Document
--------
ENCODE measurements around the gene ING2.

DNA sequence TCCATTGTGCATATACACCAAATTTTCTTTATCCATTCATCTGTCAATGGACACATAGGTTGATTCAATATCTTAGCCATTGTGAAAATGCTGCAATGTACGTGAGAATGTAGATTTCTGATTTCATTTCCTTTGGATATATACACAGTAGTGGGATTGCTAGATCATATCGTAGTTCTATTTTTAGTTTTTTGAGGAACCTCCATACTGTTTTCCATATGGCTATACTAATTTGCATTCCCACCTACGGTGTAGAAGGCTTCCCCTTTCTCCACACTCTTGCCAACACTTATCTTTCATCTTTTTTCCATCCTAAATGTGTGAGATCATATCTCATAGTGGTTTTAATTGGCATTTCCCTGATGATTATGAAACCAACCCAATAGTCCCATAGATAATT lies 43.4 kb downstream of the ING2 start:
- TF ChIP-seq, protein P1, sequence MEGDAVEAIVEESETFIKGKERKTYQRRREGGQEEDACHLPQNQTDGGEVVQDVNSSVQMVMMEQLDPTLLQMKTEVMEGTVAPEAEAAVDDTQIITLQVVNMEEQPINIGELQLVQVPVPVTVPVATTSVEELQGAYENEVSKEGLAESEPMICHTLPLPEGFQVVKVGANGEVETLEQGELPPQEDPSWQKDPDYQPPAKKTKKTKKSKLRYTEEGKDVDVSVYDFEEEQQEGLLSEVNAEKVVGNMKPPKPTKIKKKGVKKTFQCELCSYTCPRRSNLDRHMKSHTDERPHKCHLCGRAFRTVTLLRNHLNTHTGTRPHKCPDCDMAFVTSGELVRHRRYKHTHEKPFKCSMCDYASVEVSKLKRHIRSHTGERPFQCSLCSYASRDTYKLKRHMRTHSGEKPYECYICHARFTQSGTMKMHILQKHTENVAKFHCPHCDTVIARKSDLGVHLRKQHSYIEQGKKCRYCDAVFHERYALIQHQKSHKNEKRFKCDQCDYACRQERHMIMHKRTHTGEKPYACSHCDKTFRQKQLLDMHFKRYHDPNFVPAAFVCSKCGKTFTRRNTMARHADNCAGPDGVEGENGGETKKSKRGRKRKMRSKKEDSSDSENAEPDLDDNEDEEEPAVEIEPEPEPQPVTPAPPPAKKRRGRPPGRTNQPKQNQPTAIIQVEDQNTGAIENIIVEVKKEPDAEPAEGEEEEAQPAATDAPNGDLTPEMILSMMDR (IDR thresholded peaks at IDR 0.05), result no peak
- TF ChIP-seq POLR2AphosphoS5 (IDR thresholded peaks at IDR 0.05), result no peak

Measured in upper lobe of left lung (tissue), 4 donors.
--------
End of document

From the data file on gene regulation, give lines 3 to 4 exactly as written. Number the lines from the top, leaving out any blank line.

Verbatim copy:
- TF ChIP-seq, protein P1, sequence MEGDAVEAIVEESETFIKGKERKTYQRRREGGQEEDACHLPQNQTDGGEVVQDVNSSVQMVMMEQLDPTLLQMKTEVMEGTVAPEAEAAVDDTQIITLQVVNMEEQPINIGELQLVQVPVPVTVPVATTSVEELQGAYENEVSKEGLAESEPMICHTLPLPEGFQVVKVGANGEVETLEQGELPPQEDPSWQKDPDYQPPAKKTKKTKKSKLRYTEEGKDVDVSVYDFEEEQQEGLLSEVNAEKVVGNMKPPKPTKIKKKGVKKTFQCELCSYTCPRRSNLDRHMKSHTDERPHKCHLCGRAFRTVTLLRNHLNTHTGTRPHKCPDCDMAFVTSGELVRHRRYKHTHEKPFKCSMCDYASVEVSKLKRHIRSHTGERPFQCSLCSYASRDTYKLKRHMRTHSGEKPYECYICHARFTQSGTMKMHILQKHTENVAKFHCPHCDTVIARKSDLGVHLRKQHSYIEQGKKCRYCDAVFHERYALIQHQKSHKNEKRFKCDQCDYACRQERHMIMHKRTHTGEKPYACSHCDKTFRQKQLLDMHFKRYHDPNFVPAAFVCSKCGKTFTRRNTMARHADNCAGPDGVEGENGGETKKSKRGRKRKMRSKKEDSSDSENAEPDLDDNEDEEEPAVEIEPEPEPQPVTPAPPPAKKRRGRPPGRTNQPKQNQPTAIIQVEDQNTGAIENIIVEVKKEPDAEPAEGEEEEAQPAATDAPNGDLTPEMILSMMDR (IDR thresholded peaks at IDR 0.05), result no peak
- TF ChIP-seq POLR2AphosphoS5 (IDR thresholded peaks at IDR 0.05), result no peak